Def FX were an Australian electronic rock band of the '90s, supposedly named by their manager throwing a pile of CDs together and choosing a name based on the top two -- a Def Jam compilation and an album of BBC sound effects. Their music was just as odd a match, mixing house and heavy metal with surfer hippie lyrics. The band's founder, keyboardist, sampler, and backing vocalist Sean Lowry would later claim that he had created their music using a database of Top 40 hits, which he digitally manipulated to create the basis for new songs that nevertheless sounded familiar enough to engage listeners. Also encrypted within their songs were the neo-pagan sensibilities of lead singer Fiona Horne, who would go on to be famous for her writing about modern witchcraft.
In addition to Horne and Lowry, the early lineup included Martyn Basha on bass, Blake Gardner on guitar, and Larry Van Kriedt, formerly of AC/DC, on saxophone. They released their first EPs, Water and Surge, in 1991 on the Phantom Records label. The next year they released a third EP called Blink, as well as a debut album, Light Speed Collision, through EMI. For its American release, and their tour there, they were renamed Definition FX after complaints that their name was too similar to hip-hop group Das EFX. While preparing for the group's tour of the U.S.A., guitarist Blake Gardner left the band and was replaced by Dave Stein. The early EPs were collected together by EMI and released as the Baptism album in 1993 and followed by another EP called Post Moronic, which marked the departure of bassist Martyn Basha. Larry Van Kriedt switched from saxophone and occasional programming to cover on bass temporarily until Peter Tasker was brought in.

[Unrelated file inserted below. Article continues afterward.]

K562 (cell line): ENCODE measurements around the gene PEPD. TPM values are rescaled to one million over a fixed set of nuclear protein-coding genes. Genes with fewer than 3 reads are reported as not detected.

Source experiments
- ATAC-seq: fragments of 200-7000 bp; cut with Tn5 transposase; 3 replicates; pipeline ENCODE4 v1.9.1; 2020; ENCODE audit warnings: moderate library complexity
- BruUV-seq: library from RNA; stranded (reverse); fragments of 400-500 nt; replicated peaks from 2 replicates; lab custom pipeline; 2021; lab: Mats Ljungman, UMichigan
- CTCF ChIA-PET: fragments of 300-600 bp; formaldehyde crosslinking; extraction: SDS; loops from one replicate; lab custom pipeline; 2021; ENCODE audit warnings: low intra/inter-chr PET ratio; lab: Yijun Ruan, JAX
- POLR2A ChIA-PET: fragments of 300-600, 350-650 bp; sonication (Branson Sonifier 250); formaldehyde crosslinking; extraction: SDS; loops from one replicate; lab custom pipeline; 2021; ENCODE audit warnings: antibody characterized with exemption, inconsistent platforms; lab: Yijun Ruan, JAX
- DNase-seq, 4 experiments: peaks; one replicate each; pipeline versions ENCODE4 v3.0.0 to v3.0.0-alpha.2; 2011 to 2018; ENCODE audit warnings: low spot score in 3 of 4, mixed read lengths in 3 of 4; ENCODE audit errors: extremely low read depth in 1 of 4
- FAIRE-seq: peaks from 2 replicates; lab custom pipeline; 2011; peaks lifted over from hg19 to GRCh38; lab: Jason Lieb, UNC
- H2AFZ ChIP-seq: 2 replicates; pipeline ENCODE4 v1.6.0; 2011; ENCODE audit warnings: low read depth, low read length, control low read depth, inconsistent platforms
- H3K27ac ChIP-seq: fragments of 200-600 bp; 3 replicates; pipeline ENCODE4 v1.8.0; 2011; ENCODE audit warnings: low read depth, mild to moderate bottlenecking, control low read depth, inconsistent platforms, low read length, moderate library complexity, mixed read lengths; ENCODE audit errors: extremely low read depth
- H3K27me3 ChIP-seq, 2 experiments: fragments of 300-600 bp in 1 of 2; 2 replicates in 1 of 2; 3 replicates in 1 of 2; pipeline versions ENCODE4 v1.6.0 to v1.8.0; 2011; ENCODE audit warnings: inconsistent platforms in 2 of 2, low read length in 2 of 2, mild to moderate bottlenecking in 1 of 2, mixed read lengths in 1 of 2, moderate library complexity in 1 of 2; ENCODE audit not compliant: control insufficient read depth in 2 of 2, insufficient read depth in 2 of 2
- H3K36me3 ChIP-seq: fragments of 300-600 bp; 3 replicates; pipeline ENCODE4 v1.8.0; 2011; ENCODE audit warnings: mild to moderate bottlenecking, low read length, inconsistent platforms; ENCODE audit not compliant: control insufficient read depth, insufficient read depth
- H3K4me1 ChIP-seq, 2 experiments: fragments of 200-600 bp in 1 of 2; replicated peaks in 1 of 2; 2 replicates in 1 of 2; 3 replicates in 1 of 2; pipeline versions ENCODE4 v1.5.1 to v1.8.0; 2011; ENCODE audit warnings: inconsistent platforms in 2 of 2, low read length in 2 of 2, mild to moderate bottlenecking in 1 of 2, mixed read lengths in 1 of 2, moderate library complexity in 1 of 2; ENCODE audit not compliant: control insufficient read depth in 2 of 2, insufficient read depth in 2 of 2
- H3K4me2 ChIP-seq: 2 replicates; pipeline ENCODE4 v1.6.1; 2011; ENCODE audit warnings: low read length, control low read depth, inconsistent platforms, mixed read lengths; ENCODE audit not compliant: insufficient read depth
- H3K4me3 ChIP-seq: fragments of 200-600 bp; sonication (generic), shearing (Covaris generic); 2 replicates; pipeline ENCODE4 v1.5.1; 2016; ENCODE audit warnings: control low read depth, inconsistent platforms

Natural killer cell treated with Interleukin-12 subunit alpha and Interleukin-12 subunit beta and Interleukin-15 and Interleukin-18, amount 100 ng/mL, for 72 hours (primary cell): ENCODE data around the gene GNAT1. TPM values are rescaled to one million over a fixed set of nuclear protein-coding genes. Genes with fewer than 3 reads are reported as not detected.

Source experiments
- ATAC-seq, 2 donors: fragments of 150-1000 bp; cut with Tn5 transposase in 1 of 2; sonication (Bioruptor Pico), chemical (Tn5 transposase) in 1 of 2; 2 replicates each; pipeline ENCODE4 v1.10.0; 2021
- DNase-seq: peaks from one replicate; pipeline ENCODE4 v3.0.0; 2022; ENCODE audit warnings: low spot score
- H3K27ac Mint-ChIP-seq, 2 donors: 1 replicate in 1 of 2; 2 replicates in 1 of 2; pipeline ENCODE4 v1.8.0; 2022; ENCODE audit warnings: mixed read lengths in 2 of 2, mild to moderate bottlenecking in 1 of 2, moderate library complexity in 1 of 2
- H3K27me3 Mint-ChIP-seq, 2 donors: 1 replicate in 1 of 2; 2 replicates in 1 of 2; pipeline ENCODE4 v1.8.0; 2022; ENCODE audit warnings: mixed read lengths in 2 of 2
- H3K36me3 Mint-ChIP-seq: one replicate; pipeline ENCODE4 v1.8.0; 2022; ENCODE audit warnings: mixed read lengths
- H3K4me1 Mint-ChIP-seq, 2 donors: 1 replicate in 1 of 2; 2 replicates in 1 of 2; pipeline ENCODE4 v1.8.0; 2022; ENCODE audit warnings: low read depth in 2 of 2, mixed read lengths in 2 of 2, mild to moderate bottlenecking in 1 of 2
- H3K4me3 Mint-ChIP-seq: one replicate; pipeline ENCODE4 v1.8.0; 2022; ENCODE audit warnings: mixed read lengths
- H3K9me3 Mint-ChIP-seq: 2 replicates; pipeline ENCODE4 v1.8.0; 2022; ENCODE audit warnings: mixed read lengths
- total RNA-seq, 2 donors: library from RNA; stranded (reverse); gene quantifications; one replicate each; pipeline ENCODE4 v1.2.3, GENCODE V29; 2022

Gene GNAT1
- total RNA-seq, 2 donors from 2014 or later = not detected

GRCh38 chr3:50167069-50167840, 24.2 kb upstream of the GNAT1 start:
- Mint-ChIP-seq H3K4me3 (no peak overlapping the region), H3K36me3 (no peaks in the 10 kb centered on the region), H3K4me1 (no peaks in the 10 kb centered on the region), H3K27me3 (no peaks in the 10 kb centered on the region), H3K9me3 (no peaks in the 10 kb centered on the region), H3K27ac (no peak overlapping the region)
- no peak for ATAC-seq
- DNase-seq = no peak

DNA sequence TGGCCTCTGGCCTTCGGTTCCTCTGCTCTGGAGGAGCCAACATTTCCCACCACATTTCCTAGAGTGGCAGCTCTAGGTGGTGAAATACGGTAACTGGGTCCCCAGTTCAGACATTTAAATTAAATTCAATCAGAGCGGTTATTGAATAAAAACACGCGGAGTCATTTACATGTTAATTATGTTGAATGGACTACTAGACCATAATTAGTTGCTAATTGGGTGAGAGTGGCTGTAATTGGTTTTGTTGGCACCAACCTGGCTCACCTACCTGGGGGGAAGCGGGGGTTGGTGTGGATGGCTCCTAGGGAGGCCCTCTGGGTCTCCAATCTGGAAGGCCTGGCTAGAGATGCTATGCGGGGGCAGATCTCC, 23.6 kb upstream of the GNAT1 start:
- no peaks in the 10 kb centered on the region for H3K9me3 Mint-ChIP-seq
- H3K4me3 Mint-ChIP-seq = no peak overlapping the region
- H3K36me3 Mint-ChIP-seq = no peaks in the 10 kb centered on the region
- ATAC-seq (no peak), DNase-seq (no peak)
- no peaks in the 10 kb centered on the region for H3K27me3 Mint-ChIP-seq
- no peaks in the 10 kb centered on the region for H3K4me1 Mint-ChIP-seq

Now free of their contract with EMI, they created their own label, Cicada Music, to release the more experimental album Ritual Eternal in 1995. Lowry had almost complete control over the sound of the album, handling the majority of the recording and production tasks. It was also the first album to be lyrically suggestive of Horne's religious beliefs as a practicing witch. Tension within the band led to Tasker being forced out soon after he'd joined, replaced by Sean Fonti (formerly of Caligula), who was now the fourth person to play bass in the band. The Psychoactive Summer EP was also released that year. In 1996 they released their final album, Majick, which was their most commercially successful release. After it was certified gold, Lowry surprised the other bandmembers by announcing their dissolution, declaring his project officially over. Lowry went on to form Celebrity Drug Disasters, supposedly another project based on manipulating his database of hit songs, while Horne found fame by writing a series of books and magazine articles about Wicca, posing nude for Playboy, and appearing on reality TV programs. ~ Jody Macgregor, Rovi